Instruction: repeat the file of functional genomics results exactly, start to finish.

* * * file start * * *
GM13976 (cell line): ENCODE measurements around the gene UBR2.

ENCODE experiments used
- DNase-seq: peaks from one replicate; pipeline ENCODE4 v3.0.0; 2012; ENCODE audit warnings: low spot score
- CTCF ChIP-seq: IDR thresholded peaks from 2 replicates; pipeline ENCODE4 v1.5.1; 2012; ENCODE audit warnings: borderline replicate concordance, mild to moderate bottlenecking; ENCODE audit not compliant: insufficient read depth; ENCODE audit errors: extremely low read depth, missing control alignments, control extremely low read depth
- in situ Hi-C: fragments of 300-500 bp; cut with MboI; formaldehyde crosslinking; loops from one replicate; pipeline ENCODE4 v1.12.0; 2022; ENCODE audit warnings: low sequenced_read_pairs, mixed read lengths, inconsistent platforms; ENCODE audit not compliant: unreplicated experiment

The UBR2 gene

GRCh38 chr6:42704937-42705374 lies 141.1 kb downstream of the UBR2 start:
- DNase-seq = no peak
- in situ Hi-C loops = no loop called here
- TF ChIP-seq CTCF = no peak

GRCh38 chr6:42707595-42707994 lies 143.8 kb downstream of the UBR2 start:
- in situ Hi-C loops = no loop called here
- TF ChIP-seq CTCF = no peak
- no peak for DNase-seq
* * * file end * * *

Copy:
GM13976 (cell line): ENCODE measurements around the gene UBR2.

ENCODE experiments used
- DNase-seq: peaks from one replicate; pipeline ENCODE4 v3.0.0; 2012; ENCODE audit warnings: low spot score
- CTCF ChIP-seq: IDR thresholded peaks from 2 replicates; pipeline ENCODE4 v1.5.1; 2012; ENCODE audit warnings: borderline replicate concordance, mild to moderate bottlenecking; ENCODE audit not compliant: insufficient read depth; ENCODE audit errors: extremely low read depth, missing control alignments, control extremely low read depth
- in situ Hi-C: fragments of 300-500 bp; cut with MboI; formaldehyde crosslinking; loops from one replicate; pipeline ENCODE4 v1.12.0; 2022; ENCODE audit warnings: low sequenced_read_pairs, mixed read lengths, inconsistent platforms; ENCODE audit not compliant: unreplicated experiment

The UBR2 gene

GRCh38 chr6:42704937-42705374 lies 141.1 kb downstream of the UBR2 start:
- DNase-seq = no peak
- in situ Hi-C loops = no loop called here
- TF ChIP-seq CTCF = no peak

GRCh38 chr6:42707595-42707994 lies 143.8 kb downstream of the UBR2 start:
- in situ Hi-C loops = no loop called here
- TF ChIP-seq CTCF = no peak
- no peak for DNase-seq